But the apostle in the text, as urging upon believers Christian union, does it on this ground, that to them there is “one Lord.” Here, then, is another bond of union that knits together the mystical members of the body of Christ, another foundation of mutual affection, another well-spring of brotherly love. If he is my Lord, I submit to him as such; I adore him, worship him, receive him into my heart, seek to know his will and do it. If he is your Lord, you do the same: you seek to know him more and more, to worship him in Spirit and in truth, to reverence his name and word, and do those things which are pleasing in his sight. Then if he is my Lord and your Lord, we serve one common Master; we are bound by one and the same allegiance; we owe him the same holy obedience; we are both seeking to know and to do one will; and we are both striving, or should strive, to please him who has taken his seat upon the throne of our affections. Therefore all divisions and strifes must yield in his presence. What should we think of courtiers quarreling in the presence of the Queen? Every contending voice is hushed in the presence of Majesty. Whatever contention may exist in the antechamber, whatever crowding and crushing there for place or precedence, when they come into the presence of the Sovereign all is quiet and respectful submission. Is it not, or should it not be so, in grace? When we by faith are brought into the presence of our common Lord, to worship him as our risen Head, to serve him as obedient subjects, and to stand before his throne in silent submission to his will, should not every contending breath be hushed? What could be more unseemly than to quarrel in the very presence of the Lord himself? The disciples, on one occasion, “disputed among themselves who should be greatest;” but it was not in the immediate presence of their Master, and they held their peace for very shame when the Lord asked them the cause of their dispute, (Mark 9:33,34). Has he not as our Lord given us a new commandment that we love one another? (John 13:34). And how can we better show that we obey him than by doing what he bids?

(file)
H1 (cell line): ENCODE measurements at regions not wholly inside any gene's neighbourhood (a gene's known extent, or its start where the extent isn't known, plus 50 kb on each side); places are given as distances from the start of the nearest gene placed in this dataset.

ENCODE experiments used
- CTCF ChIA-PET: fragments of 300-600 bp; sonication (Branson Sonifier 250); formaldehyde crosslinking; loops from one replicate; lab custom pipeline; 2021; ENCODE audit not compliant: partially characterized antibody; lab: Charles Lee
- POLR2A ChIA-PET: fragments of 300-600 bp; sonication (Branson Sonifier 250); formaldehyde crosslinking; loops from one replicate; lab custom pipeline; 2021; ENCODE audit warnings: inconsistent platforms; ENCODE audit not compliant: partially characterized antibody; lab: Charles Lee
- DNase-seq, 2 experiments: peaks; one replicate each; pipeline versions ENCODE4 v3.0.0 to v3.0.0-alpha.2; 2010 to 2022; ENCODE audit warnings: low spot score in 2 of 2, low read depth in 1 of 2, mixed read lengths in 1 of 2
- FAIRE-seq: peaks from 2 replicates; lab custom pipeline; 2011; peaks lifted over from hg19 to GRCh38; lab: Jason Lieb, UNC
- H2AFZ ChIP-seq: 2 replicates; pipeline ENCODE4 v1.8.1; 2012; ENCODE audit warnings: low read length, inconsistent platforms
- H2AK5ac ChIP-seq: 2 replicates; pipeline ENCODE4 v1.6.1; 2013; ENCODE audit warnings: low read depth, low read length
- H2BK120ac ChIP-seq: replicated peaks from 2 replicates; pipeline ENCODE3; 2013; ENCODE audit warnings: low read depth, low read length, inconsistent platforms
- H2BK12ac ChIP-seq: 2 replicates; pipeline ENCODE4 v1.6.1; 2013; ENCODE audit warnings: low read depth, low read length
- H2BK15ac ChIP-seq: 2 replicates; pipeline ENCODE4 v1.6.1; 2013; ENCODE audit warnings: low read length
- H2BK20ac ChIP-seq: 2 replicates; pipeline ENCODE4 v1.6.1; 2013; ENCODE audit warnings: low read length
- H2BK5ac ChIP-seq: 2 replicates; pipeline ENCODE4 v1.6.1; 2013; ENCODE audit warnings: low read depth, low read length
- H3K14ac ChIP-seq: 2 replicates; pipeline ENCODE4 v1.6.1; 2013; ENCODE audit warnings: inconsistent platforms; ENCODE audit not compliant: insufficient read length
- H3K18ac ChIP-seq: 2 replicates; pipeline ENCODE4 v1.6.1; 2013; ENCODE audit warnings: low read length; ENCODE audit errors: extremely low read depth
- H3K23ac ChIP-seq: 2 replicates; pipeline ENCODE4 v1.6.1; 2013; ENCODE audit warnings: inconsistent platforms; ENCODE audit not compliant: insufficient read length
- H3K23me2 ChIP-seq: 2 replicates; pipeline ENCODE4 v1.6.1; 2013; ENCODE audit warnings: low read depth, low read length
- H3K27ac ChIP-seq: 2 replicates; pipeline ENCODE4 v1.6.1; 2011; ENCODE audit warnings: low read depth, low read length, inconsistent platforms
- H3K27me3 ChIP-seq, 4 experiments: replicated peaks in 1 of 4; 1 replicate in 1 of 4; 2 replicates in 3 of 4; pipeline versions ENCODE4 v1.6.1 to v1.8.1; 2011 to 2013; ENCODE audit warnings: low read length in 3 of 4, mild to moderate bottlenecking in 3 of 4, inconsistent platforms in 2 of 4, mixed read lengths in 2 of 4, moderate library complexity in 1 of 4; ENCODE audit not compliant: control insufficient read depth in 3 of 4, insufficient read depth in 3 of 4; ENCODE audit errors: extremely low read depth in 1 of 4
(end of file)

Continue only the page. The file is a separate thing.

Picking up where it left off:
iii. A third grand foundation of Christian union is, that there is “one Spirit.” This one Spirit is the Holy Ghost, by whom all the members of the mystical body are in the first instance awakened from their sleep of death, quickened into spiritual life by divine power, and thus made alive unto God. Every grace and gift which the members of Christ’s mystical body possess they receive from this one Spirit, who thus baptizes them into one body, as the apostle speaks: “For by one Spirit are we all baptized into one body, whether we be Jews or Gentiles, whether we be bond or free; and have been all made to drink into one Spirit,” (1 Cor. 12:13). Thus, though the people of God differ widely in gifts and attainments, and have very different measures of grace, yet they are all made to repent of their sins with godly sorrow by one Spirit; they are all enabled to believe in the Lord Jesus Christ as the Son of God by one Spirit; they are all taught to pray by one Spirit, who, “as the Spirit of grace and supplications,” helps them to pour out their hearts before the throne, to seek the Lord’s face, to call upon his name, and offer up those spiritual sacrifices which are acceptable to God by Jesus Christ. Yea, he himself, as their inward Intercessor, “helpeth their infirmities,” and himself “intercedeth for them with groanings which cannot be uttered,” (Rom. 8:26). No band is or can be so strong as a spiritual union. Change and mutability are stamped upon all mere earthly ties, however strong they for the moment appear. But a spiritual union is forever. And bear in mind that it is “one Spirit” that knits together into this spiritual and enduring union all the members of Christ’s mystical body who have received life from their covenant Head, and that he breathes one and the same spirit into every living soul. There are not two spirits in the Church of God—a spirit of love and a spirit of strife; a spirit of union and a spirit of disunion; a spirit of affection and a spirit of enmity; a spirit of peace and a spirit of war; a spirit of humility and a spirit of pride; a spirit of harmony and a spirit of contention. It is but one Spirit, though his operations, at least as regards gifts, are different, for “there are diversities of gifts, but the same Spirit. And there are differences of administrations, but the same Lord. And there are diversities of operations, but it is the same God which worketh all in all,” (1 Cor. 12:4-6). However then these gifts may differ in kind, or grace vary in depth or degree, it is still one Spirit, for “all these worketh that one and the self-same Spirit, dividing to every man severally as he will,” (1 Cor. 12:11); and it is because it is one Spirit that quickens, animates, influences, pervades, and permeates the whole members of Christ’s mystical body, that they are knit together in the bands of Christian affection and love.